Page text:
K. Mugundhan wants to clean the river and save its unpolluted stretches
As far as ambition goes, K. Mugundhan, an ITES professional, is reaching for the stars. Not for personal or professional achievement, but to clean the Cooum. Mugundhan’s aim is to save the unpolluted stretches of the river as it meanders through Tiruvallur district before entering Chennai and flowing into its most polluted stretch.
He shares a special bond with the river that flows behind his house at Anaikattucherry, a village near Pattabiram, where he played and caught fish in his childhood. But his worries started with the slow destruction of the river because of sand mining and pollution.
Mr. Mugundhan’s first attempt to protect the river started five years ago when a local body in Thirumazhisai decided to lay a pipeline to let treated sewage into the clean portion. “This part of the river is healthy, and several families depend on the Cooum for drinking water and agriculture. We fought to divert the pipeline to the polluted stretch downstream near Thiruverkadu,” he said.
But his fight continues as several individuals continue to litter the Cooum and try to release sewage. He started the Unpolluted Cooum River Protection Committee and campaigned through social media to ‘Save unpolluted part of Cooum’, and more recently ‘Let’s drink from Cooum’ to create awareness among people in other parts of the city. “A walk along the river bank for me is like returning to my grandmother’s unconditional love. Our ties with waterbodies have been cut off. I wanted to pass on this joy to children and help them build a healthy relationship with the river,” he said. In 2017, he, along with other villagers, started ‘Vetriyalar Pattarai’ to invoke interest among children in the conservation of waterbodies and other life skills through field trips. During weekends and on holidays, children get to enjoy the dawn by the scenic waterway, catch fish in the crystal-clear waters, plant saplings along the banks and learn about the threats to the river.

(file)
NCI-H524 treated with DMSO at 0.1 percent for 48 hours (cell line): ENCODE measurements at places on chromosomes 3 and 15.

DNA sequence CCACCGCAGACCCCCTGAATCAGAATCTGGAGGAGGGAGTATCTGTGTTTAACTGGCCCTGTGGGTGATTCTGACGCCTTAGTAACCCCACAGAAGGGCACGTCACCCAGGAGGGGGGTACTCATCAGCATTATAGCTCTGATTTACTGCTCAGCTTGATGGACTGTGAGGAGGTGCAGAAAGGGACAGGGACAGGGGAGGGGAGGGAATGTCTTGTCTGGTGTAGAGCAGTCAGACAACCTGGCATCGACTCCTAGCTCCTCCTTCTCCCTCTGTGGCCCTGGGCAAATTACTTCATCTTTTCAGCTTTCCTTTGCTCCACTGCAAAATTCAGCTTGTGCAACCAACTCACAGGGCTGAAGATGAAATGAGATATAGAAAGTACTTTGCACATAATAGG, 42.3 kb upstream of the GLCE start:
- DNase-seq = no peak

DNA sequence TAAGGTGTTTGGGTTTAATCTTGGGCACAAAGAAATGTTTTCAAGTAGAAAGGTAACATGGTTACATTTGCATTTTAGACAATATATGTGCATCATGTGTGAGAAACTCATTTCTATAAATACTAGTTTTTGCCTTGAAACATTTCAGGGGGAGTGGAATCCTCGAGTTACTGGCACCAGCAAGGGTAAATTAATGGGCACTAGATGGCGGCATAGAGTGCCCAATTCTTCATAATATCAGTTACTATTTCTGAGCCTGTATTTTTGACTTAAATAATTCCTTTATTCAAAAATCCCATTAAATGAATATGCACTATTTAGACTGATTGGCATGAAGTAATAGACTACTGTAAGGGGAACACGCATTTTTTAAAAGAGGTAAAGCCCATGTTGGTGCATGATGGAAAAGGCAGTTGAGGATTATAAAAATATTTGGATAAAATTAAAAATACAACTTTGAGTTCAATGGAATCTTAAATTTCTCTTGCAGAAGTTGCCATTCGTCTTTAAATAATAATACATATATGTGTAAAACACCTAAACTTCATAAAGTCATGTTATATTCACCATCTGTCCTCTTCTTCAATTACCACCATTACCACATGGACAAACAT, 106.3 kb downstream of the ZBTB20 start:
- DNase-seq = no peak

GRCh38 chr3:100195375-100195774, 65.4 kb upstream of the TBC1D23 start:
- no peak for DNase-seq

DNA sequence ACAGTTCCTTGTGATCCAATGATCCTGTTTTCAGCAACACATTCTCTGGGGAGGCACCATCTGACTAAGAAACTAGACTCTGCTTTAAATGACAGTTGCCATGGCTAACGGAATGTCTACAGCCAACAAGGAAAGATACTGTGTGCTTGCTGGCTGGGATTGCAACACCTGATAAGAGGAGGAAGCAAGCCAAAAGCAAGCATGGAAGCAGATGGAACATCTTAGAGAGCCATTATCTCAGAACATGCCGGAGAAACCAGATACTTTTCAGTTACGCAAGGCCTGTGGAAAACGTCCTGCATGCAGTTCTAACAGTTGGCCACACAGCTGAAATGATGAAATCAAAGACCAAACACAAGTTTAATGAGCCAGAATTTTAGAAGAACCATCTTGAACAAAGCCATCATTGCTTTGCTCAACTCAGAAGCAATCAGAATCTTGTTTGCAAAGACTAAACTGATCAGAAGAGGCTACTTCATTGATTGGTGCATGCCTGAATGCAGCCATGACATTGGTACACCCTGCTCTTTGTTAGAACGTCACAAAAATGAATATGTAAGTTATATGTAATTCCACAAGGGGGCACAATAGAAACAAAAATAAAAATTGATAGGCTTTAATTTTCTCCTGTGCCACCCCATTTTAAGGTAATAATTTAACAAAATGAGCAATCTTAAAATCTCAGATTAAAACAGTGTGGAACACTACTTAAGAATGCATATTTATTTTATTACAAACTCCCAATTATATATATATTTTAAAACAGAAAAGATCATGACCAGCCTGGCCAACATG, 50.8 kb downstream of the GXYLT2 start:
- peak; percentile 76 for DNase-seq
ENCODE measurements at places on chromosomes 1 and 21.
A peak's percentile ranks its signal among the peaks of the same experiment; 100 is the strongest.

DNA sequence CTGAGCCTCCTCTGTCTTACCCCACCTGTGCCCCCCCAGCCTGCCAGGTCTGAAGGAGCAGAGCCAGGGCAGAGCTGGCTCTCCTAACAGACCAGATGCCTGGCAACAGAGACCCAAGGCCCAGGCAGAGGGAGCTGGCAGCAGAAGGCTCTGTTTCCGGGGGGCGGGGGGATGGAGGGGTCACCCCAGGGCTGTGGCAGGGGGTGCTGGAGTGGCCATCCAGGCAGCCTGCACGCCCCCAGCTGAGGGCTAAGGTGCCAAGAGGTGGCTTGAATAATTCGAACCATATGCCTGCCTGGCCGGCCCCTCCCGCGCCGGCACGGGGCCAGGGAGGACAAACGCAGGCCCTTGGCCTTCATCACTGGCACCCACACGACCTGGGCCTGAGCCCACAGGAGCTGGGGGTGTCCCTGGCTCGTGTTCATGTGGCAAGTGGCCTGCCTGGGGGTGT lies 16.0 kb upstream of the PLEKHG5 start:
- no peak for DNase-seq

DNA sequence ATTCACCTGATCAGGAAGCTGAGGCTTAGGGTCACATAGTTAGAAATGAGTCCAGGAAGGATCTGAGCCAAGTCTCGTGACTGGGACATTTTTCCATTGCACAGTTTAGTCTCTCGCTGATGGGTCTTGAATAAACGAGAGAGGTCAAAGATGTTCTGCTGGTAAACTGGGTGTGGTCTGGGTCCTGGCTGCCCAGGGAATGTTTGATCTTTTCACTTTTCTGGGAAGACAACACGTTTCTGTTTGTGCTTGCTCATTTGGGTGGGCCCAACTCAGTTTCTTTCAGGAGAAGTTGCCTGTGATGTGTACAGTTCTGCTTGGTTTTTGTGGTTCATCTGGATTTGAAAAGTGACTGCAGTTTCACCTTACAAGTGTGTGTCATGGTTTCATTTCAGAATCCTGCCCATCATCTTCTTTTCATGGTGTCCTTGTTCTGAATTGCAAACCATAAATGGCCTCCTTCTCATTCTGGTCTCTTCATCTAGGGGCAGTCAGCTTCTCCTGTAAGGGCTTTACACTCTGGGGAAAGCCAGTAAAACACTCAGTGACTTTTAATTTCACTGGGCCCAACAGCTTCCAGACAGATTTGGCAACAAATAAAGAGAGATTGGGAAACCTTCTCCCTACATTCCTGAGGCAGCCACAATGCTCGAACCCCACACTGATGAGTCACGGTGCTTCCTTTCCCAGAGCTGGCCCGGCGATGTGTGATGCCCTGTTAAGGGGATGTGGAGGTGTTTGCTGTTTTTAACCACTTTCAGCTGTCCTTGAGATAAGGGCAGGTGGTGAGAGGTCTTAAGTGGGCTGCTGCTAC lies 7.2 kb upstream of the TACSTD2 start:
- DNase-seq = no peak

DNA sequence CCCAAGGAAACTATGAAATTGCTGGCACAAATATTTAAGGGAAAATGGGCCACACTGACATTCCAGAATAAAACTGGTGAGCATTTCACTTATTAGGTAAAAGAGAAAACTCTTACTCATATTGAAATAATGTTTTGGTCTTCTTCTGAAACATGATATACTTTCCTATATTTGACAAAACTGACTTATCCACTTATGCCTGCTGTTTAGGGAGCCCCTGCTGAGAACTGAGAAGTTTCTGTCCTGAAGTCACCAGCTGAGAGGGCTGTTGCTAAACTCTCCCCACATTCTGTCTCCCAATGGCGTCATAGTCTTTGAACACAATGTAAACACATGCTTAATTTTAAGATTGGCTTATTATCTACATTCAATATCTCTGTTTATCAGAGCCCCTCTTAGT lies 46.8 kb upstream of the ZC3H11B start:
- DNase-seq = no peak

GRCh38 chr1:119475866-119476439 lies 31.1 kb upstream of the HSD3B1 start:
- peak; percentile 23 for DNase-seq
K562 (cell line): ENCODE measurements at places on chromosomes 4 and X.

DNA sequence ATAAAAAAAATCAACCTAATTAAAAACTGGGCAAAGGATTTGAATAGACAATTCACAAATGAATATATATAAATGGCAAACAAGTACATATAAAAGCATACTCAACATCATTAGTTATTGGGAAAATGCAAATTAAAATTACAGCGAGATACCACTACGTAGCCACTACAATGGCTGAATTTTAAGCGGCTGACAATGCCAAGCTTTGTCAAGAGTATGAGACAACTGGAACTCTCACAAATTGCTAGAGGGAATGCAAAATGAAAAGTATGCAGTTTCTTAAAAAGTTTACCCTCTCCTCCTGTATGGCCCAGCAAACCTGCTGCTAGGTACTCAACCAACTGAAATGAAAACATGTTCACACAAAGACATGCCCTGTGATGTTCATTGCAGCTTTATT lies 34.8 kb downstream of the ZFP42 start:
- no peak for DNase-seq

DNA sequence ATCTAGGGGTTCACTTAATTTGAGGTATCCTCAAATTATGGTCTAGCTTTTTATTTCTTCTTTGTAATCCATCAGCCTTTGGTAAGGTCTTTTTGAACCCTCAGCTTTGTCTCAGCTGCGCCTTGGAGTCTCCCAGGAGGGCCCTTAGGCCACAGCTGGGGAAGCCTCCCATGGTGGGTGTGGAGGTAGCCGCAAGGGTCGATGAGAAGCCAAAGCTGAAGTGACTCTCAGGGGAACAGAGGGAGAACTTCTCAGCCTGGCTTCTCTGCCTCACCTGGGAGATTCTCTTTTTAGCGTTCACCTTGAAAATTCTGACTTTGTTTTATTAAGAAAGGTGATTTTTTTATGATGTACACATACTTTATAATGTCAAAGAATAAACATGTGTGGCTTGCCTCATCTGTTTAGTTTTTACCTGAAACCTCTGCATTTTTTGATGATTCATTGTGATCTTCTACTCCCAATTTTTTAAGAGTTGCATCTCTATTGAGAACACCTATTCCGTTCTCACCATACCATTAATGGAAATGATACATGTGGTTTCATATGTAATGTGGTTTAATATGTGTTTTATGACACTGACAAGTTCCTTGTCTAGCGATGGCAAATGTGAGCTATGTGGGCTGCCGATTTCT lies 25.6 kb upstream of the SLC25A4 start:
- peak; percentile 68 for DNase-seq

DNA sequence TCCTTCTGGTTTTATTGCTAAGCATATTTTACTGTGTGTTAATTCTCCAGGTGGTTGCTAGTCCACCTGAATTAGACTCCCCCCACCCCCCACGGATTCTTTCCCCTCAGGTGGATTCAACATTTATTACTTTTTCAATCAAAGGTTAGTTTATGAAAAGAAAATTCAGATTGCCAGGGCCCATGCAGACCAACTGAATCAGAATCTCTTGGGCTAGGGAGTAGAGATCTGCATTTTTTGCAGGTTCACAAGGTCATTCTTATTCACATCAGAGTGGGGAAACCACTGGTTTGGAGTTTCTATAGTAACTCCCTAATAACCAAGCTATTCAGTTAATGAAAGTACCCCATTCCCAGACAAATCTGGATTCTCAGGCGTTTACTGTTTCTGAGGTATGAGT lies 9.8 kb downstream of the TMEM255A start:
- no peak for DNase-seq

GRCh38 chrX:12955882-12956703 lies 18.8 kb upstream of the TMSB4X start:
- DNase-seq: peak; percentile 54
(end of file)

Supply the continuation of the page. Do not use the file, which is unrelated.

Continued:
The forum now has 150 children attending vocational classes at a concessional rate. Children would soon be engaged in planting of 500 saplings along the banks. “Our village got its name from storage structures or channels that were created earlier to divert water from the Cooum to fill 20 lakes. Many lakes are yet to fill up as these channels have been silted. We hold meetings in the village every month on the means of protecting waterbodies. I believe that we’ll be able to bring about a change together,” he said.